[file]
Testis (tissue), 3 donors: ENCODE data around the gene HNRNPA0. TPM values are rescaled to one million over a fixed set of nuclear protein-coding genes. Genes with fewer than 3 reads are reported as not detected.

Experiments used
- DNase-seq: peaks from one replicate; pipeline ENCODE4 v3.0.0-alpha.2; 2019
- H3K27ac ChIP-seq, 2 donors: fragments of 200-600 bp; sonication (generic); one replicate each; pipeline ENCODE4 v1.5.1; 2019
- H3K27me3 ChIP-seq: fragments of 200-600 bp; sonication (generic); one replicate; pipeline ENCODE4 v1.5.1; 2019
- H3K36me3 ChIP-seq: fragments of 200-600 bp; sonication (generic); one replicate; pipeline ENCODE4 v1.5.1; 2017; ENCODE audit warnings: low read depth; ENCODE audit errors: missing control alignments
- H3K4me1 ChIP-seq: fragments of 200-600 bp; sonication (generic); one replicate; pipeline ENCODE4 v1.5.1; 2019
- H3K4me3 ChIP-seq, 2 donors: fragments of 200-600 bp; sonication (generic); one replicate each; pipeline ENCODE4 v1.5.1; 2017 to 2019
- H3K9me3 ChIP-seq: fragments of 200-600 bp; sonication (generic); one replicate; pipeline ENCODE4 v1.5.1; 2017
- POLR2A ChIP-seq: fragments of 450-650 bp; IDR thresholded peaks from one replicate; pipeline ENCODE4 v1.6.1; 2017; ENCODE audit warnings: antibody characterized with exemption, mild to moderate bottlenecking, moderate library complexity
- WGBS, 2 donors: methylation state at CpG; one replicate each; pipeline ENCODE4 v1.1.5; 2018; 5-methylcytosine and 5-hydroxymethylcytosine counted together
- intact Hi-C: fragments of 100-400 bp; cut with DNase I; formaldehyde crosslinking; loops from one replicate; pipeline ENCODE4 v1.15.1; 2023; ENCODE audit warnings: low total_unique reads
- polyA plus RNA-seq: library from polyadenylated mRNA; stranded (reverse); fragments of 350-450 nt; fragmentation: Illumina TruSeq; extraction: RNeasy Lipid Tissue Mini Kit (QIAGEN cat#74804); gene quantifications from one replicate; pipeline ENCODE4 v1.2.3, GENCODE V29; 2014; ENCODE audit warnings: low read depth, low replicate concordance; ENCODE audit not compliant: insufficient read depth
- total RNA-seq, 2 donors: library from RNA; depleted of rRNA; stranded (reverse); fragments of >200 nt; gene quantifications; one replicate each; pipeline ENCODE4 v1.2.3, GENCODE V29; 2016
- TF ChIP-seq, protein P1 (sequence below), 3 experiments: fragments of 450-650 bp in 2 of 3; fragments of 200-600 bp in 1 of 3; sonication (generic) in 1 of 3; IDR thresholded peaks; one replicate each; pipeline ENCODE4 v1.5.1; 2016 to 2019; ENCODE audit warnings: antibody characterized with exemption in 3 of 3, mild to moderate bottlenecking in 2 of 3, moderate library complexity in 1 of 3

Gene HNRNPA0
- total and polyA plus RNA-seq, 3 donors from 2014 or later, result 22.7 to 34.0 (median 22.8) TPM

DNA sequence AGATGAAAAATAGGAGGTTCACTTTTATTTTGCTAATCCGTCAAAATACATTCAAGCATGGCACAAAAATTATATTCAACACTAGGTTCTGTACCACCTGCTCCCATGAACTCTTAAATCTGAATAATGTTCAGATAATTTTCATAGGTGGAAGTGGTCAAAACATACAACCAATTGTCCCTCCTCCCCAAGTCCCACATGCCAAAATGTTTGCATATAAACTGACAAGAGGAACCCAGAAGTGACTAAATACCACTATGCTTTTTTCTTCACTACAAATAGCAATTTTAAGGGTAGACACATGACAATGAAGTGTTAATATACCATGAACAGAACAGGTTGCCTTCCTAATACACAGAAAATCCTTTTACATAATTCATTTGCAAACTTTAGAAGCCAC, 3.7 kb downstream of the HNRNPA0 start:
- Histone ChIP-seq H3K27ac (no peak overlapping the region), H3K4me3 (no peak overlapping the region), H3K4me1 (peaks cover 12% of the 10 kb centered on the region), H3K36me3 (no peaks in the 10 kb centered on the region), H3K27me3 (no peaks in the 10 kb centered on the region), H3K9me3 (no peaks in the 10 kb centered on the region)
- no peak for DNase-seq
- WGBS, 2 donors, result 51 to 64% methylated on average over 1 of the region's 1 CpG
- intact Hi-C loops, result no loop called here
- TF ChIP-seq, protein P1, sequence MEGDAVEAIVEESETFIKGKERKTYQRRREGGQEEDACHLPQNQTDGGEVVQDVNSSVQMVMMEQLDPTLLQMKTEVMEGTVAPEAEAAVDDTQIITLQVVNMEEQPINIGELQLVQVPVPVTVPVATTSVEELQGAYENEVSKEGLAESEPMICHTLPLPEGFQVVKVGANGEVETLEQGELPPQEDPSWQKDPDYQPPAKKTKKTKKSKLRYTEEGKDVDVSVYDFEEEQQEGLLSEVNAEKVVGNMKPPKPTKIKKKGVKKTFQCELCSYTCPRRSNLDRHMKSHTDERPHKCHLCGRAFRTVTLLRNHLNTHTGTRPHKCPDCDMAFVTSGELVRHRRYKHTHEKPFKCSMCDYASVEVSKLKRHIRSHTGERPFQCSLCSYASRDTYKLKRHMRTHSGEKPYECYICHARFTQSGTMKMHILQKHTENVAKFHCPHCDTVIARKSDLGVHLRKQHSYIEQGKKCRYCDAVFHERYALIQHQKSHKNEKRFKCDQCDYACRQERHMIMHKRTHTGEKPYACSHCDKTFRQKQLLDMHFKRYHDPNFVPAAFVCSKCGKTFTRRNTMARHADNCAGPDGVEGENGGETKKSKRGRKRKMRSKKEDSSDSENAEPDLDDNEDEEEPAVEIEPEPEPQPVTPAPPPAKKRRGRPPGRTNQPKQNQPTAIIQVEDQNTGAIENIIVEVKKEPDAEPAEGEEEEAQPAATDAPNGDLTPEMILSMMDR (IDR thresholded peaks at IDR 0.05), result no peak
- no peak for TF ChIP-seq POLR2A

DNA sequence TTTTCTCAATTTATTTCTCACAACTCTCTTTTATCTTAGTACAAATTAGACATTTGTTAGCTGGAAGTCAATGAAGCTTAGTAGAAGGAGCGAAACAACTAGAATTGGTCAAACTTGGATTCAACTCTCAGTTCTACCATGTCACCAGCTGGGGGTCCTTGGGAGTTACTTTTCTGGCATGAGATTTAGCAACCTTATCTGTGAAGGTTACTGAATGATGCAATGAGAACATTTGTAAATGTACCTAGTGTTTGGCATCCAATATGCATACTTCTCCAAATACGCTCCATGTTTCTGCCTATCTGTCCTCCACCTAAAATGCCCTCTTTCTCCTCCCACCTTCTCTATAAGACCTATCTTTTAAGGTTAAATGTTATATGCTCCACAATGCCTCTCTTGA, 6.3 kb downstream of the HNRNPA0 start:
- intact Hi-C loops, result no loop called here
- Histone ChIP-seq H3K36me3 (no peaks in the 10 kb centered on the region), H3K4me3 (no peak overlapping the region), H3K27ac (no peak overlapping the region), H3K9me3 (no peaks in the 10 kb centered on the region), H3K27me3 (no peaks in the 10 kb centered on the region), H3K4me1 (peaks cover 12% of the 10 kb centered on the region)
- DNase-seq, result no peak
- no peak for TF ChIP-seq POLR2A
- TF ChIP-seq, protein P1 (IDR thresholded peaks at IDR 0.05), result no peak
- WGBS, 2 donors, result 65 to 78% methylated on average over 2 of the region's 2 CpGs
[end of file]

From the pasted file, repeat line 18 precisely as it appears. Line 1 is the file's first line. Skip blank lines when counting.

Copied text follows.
DNA sequence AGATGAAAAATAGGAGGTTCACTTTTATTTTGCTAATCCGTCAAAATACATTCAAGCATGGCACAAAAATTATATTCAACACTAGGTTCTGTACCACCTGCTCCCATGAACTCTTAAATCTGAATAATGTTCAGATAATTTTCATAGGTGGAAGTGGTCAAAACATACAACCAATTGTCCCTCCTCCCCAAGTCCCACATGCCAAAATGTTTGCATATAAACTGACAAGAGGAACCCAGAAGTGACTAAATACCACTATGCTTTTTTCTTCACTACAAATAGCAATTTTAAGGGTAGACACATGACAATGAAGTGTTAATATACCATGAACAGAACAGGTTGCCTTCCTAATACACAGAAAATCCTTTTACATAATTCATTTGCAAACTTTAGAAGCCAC, 3.7 kb downstream of the HNRNPA0 start: